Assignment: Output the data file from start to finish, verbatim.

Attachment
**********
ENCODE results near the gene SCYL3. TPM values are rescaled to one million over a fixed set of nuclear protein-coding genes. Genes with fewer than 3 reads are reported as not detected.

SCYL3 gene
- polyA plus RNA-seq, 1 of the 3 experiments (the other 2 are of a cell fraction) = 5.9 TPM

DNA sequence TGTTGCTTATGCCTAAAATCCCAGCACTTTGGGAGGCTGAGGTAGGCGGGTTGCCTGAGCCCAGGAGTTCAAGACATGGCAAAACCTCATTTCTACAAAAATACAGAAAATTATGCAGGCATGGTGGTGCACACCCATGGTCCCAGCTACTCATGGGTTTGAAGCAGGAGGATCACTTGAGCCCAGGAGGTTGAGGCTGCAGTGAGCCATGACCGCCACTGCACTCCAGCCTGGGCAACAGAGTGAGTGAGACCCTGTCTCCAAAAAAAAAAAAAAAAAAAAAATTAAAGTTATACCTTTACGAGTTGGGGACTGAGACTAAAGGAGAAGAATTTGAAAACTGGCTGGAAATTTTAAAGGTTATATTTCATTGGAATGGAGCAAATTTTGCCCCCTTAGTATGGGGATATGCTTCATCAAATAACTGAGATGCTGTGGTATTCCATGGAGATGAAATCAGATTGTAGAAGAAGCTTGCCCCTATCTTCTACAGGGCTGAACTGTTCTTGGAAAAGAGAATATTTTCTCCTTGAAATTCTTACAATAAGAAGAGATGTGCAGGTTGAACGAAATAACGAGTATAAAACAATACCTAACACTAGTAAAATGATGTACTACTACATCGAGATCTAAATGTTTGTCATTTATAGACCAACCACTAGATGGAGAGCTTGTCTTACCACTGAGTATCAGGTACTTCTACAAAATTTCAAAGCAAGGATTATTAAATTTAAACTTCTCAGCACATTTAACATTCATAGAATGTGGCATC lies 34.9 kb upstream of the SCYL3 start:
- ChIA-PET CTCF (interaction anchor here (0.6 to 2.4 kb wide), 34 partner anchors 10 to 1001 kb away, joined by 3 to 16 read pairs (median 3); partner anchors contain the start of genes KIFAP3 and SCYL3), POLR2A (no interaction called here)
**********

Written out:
ENCODE results near the gene SCYL3. TPM values are rescaled to one million over a fixed set of nuclear protein-coding genes. Genes with fewer than 3 reads are reported as not detected.

SCYL3 gene
- polyA plus RNA-seq, 1 of the 3 experiments (the other 2 are of a cell fraction) = 5.9 TPM

DNA sequence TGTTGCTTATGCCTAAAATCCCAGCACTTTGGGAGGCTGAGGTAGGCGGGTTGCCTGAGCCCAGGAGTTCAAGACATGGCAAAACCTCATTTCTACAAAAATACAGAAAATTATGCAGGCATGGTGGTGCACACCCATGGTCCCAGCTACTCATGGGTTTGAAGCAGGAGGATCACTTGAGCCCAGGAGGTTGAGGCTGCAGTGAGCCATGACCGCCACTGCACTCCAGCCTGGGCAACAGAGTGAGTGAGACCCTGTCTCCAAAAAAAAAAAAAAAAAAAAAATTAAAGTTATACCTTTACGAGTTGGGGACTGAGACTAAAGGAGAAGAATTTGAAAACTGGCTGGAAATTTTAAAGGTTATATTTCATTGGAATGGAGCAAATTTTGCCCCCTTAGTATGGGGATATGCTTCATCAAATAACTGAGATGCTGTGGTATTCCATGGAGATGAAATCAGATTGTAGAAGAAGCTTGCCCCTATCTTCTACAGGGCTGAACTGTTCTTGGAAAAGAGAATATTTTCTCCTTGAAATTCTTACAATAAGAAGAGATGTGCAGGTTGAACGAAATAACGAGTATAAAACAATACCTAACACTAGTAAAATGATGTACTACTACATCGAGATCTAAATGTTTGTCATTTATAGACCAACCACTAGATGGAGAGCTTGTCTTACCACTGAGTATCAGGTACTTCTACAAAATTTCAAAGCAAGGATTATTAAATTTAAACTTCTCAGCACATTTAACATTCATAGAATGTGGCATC lies 34.9 kb upstream of the SCYL3 start:
- ChIA-PET CTCF (interaction anchor here (0.6 to 2.4 kb wide), 34 partner anchors 10 to 1001 kb away, joined by 3 to 16 read pairs (median 3); partner anchors contain the start of genes KIFAP3 and SCYL3), POLR2A (no interaction called here)